The advantages of removable prostheses for hygiene access, implant assessment, and intervention and repair or replacement are clearly aligned with the goals of long-term management of the edentulous implant patient. However, patient perceptions and clinical prejudices regarding removable prostheses may present substantial barriers to more widespread adoption. The visual similarity of removable implant prostheses with dentures relates to the presence of flanges and palatal coverage and these visual cues are reinforced by oral sensations of mucosal contact and motion. While bar overdenture constructions can sometimes remove the mucosal contact, they are associated with important dimensional limitations to their usage and also are reported to retain biofilm that contributes to mucositis and peri-implantitis. Alternatives to fixed and implant-supported or -retained removable prostheses may be valuable in dentistry's efforts to improve the long-term management of the edentulous implant patient.

One early approach investigated is the use of double crown prosthesis construction.4 A prefabricated unsplinted rigid Syncone attachment system (ANKYLOS® Syncone®, Dentsply Implants, dentsplyimplants.com) also provided a removable solution for implant-retained prostheses with the key advantage of providing improved oral hygiene capability compared to bar-retained prostheses.5 A customized Conus abutment solution (ATLANTIS Conus abutments, Dents-ply Implants) to support removable prostheses on unsplinted implants was recently introduced and offers individualized CAD/CAM control of the mutual parallelism needed for therapeutic success. These solutions involving four or more implants provide both support and retention of the prosthesis without the requirement of mucosal support. They are all removable by the patient to enable hygiene, and because they are freely removable, they are readily repaired. Most recently, another innovative abutment solution has emerged that also enables the removal of a full-arch prosthesis from the abutment, with removal and replacement facilitated by the clinician. The LOCATOR F-Tx® Fixed Attachment System (Zest Dental Solutions, zestdent.com) introduces another means of connecting a prosthesis to an abutment that is free of cement and requires no screws.

These innovations each differ in their relative advantages and disadvantages, but all of them may be used to support a restoration that is divested of flanges (not denture-like), may be removed for hygiene access, and enable direct repair or revision.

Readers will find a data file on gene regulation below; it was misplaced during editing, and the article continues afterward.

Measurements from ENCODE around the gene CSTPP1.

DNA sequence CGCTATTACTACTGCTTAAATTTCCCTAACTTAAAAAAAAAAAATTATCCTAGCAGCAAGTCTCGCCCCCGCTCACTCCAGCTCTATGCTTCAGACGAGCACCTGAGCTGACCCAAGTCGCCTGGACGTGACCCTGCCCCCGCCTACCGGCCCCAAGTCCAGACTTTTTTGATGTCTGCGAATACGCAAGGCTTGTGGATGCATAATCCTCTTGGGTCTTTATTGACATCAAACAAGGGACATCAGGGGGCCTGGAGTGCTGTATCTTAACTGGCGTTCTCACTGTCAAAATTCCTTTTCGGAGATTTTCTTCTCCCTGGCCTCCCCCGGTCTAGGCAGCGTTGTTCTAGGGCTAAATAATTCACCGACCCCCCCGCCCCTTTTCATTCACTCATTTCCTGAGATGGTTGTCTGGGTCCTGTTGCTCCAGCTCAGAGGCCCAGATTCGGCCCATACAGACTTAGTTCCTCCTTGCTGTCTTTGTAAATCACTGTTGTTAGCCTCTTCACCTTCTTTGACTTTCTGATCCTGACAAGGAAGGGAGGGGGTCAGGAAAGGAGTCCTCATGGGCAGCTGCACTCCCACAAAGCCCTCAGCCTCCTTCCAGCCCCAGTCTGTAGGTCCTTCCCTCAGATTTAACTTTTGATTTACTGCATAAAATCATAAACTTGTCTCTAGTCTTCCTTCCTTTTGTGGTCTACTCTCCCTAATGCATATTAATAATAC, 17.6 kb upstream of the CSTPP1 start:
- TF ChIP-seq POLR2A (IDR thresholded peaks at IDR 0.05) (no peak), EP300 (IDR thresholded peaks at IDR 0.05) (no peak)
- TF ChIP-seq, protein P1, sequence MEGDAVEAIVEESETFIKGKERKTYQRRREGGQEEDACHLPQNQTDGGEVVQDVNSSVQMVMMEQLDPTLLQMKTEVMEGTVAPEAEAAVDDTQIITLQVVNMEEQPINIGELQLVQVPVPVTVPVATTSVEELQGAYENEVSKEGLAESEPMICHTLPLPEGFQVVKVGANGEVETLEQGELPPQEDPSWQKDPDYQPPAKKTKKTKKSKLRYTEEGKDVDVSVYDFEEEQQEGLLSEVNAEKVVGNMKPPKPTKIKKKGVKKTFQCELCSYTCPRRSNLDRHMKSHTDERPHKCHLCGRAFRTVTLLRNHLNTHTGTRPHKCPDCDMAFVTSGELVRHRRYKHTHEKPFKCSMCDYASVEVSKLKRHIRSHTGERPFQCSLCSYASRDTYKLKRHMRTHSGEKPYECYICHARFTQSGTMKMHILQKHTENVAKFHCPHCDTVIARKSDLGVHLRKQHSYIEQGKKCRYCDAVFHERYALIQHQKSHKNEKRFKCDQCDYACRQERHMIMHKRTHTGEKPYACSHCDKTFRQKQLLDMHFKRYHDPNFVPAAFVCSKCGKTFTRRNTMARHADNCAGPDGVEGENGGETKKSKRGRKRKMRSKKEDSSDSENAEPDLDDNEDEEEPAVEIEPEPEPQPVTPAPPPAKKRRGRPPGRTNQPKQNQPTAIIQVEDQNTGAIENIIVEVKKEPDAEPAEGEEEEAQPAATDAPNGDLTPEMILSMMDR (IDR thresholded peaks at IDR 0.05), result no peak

In this supplement to Compendium, clinical contributors share early experiences in the initial management of edentulous patients using this new class of implant prosthesis that is perceived as fixed by the patient, but is removable as needed by the practitioner. This special issue begins to explore our ability to provide individual patients with the perceived or recognized benefits of a fixed prosthesis and the desired advantages of a removable prosthesis that may enhance long-term management of the edentulous implant patient.


Lyndon F. Cooper, DDS, PhD

Associate Dean for Research and Head of the Department of Oral Biology, University of Illinois at Chicago College of Dentistry, Chicago, Illinois


1. Kern JS, Kern T, Wolfart S, Heussen N. A systematic review and meta-analysis of removable and fixed implant-supported prostheses in edentulous jaws: post-loading implant loss. Clin Oral Implants Res. 2016;27(2):174-195.

2. De Bruyn H, Raes S, Matthys C, Cosyn J. The current use of patient-centered/reported outcomes in implant dentistry: a systematic review. Clin Oral Implants Res. 2015;26(suppl 11):45-56.

3. Meijer HJ, Raghoebar GM, de Waal YC, Vissink A. Incidence of peri-implant mucositis and peri-implantitis in edentulous patients with an implant-retained mandibular overdenture during a 10-year follow-up period. J Clin Periodontol. 2014;41(12):1178-1783.

4. Frisch E, Ziebolz D, Rinke S. Long-term results of implant-supported over-dentures retained by double crowns: a practice-based retrospective study after minimally 10 years follow-up. Clin Oral Implants Res. 2013;24(12):1281-1287.

5. Cepa S, Koller B, Spies BC, et al. Implant-retained prostheses: ball vs. conus attachments - A randomized controlled clinical trial. Clin Oral Implants Res. 2017;28(2):177-185.